Coming soon to North Melbourne
You probably haven’t been able to tell with all this rain lately, but spring has well and truly sprung, and I for one am thrilled.
Oh, if you’re one of those moody types, you’ll be saying, but I just love winter, and I’ll confess that, as a photographer, it does have a certain charm. I mean, it gives me a chance to come over all poetic, you know, shooting those mysteriously menacing gnarled leafless branches writhing in silhouette against a dark stormy sky, or capturing those moments where a single tiny droplet of rain hangs trembling on a twig before plummeting earthwards to disappear into the ground mulch with a myriad of others to help continue nature’s cycle. Yes, this gives me a certain enjoyment, but where are all those fabulous insects I love to photograph?
The answer, of course, is some are hibernating while some are hiding away in cocoons of the most ingenious range of designs, slowly metamorphosising from one form to an entirely different one, often with wings and the ability to fly. Yet others are still only a twinkle in their parents’ eye, soon to be laid as eggs when the ambient temperature signals it is safe to do so.
Imagine how happy the birds are now, having spent those dreary months struggling to construct a new nest, knowing their environmental larder is again to be fully stocked, those eggs having burst open with gaping beaks now squawking and demanding to be stuffed. And at last, we’re again surrounded by a full range of colours, the winter wattles having done their best to cheer us but only partially successful in their endeavours.
Waiting in the wings (one might say) are the bees and their cohorts ready to savour that vast field of nectar before them and in doing so play their part in the vital pollination process. Butterflies are among the most noticeable insects now surrounding us as their fluttering style, along with their colourful coats, attracts our eye, even if only for a moment before disappearing again over into the neighbour’s yard.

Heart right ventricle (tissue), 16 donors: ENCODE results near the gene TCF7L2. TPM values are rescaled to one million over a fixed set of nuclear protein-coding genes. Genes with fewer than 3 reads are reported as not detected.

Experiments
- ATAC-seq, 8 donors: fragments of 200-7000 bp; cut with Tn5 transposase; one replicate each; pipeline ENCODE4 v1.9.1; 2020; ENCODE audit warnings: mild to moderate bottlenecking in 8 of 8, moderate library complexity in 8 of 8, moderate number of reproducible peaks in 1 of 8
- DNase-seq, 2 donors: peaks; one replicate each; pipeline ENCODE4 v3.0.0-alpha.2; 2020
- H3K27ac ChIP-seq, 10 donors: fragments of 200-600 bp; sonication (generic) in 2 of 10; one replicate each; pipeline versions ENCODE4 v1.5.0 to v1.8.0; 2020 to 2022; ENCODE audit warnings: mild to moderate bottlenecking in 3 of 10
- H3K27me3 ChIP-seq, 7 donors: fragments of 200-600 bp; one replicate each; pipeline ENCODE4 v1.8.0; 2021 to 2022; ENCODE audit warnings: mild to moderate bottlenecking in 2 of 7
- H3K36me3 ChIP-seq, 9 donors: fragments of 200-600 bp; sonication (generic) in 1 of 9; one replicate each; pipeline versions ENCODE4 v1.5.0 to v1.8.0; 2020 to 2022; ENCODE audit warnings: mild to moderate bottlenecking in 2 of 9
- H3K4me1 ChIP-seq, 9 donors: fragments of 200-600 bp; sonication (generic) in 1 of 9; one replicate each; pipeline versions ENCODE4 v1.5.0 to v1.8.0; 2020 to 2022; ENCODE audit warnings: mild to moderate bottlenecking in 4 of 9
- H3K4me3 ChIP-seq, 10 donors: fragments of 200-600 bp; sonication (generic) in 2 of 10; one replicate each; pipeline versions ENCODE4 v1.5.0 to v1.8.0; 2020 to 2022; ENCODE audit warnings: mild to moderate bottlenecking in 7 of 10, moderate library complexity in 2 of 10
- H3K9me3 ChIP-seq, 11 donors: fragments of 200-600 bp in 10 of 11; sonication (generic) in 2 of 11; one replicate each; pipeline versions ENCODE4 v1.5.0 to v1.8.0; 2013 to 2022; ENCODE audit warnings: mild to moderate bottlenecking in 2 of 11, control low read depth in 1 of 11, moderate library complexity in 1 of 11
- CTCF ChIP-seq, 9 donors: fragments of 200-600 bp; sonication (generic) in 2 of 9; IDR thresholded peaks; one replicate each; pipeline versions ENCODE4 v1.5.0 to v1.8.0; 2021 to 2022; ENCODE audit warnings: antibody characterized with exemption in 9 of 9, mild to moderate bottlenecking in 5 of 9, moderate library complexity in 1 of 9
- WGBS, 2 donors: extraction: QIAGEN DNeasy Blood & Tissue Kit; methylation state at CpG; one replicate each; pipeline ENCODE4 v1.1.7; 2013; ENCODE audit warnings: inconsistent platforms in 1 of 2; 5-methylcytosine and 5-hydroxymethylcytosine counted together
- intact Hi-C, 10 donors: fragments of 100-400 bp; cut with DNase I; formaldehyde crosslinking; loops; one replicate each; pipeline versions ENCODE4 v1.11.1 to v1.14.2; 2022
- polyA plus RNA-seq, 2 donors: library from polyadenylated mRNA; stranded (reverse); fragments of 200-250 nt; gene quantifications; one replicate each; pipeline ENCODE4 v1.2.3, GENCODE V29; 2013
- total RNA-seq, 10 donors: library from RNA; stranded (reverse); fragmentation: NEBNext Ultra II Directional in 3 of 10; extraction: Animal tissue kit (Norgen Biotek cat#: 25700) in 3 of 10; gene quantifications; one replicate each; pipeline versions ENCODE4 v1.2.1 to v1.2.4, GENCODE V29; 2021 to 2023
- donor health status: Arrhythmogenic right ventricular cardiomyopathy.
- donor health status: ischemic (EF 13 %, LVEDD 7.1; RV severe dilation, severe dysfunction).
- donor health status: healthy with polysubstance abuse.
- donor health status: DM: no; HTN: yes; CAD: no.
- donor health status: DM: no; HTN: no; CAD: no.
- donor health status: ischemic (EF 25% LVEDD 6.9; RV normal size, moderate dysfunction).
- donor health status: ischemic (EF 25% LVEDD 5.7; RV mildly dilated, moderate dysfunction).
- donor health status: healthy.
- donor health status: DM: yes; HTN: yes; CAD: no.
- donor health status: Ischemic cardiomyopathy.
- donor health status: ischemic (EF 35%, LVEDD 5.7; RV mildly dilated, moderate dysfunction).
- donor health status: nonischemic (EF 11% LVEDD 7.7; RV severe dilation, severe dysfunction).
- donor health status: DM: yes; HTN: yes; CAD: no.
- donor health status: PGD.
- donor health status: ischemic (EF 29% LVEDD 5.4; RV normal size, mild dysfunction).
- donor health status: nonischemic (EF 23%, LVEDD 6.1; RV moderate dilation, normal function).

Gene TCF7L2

Dragonflies too, although they also occasionally appear during winter, are now in abundance, as are moths, hover flies, not to mention beetles and spiders of every colour and shape one can imagine. But along with these latest visitors to our parks and gardens are two of my favourites, champing at the bit as they await the starter’s gun.
November is a month which can never make up its mind, is it still spring, or is it summer? Towards the end we have the first really warm days of this back end of the year and those two favourites of mine emerge; one, the praying mantis, in the bright morning sunshine, and the other, the cicada, making its entrance in the lingering warmth of the night hours.
On your back fence or on the sturdier stems of your garden plants, you may have noticed a whitish blob. This is called an ootheca or egg sac and has been carefully sculpted there by a female mantis back at the end of the previous summer. The hot morning sun will signal its time for the new mantids to appear and the sight of the iridescent green nymphs sprinkling out is a pure delight.
Each will find its own territory in which to sit and await any other unsuspecting insects innocently wandering by. Only tiny as yet (about one centimetre) its prey will be correspondingly miniscule. By the end of summer though it will have grown to about six to seven centimetres and will have gobbled up more flies than you can poke a stick at.
My other favourite, the cicada, has spent many years underground as a grub living off the sap within the roots of its host tree. Seven years later (and in some species much longer) its alarm clock will signal its time to burrow to the surface, struggle up the tree trunk, strain like billy-o, split down its back and slowly emerge as an adult. Yellow/brown, black or sometimes green, the male will spend its life driving us bananas with its song on those stiflingly hot summer days, meanwhile the female will lay her eggs in a slit in a leaf where the young will hatch and fall to the ground and burrow their way to safety to await that next far distant ring of its alarm bell.
My two favourites, one an infamous assassin, the other a strange enigmatic bumbling creature, its role in nature a complete mystery, unless like the ladybirds and tadpoles you consider them an important part of any child’s development. But whether you want to study these creatures in depth or just enjoy their company, either way, they are great to have around. •